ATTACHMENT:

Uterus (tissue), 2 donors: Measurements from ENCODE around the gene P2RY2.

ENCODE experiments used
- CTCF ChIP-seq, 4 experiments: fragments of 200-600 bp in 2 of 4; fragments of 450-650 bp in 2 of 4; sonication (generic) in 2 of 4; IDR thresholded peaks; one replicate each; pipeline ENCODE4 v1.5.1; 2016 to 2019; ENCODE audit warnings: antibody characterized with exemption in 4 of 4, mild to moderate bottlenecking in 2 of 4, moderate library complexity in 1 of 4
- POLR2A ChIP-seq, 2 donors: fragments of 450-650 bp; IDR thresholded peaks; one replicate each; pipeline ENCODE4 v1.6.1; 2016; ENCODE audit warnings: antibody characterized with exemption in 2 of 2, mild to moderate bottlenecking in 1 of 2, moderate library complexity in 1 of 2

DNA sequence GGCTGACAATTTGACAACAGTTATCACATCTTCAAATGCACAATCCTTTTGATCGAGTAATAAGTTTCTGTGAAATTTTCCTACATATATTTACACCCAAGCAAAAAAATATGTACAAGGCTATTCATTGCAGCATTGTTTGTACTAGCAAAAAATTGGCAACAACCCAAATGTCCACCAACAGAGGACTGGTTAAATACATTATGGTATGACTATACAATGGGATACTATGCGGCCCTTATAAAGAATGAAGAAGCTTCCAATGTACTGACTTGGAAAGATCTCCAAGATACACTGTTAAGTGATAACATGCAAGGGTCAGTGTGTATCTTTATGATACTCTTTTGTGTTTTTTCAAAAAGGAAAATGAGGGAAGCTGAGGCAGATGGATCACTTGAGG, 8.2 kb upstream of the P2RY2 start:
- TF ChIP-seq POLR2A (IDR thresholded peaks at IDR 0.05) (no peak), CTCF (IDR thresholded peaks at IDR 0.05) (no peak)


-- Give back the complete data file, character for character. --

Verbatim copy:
Uterus (tissue), 2 donors: Measurements from ENCODE around the gene P2RY2.

ENCODE experiments used
- CTCF ChIP-seq, 4 experiments: fragments of 200-600 bp in 2 of 4; fragments of 450-650 bp in 2 of 4; sonication (generic) in 2 of 4; IDR thresholded peaks; one replicate each; pipeline ENCODE4 v1.5.1; 2016 to 2019; ENCODE audit warnings: antibody characterized with exemption in 4 of 4, mild to moderate bottlenecking in 2 of 4, moderate library complexity in 1 of 4
- POLR2A ChIP-seq, 2 donors: fragments of 450-650 bp; IDR thresholded peaks; one replicate each; pipeline ENCODE4 v1.6.1; 2016; ENCODE audit warnings: antibody characterized with exemption in 2 of 2, mild to moderate bottlenecking in 1 of 2, moderate library complexity in 1 of 2

DNA sequence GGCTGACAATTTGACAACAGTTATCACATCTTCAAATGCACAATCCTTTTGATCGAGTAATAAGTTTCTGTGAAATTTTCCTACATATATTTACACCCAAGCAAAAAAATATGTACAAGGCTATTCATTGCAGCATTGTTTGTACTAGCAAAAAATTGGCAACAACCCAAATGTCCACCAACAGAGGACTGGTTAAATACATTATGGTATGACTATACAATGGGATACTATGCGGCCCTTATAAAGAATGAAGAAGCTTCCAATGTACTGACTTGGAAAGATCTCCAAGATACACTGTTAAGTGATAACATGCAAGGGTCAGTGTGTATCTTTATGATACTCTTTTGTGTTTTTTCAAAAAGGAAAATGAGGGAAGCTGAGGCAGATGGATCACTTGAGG, 8.2 kb upstream of the P2RY2 start:
- TF ChIP-seq POLR2A (IDR thresholded peaks at IDR 0.05) (no peak), CTCF (IDR thresholded peaks at IDR 0.05) (no peak)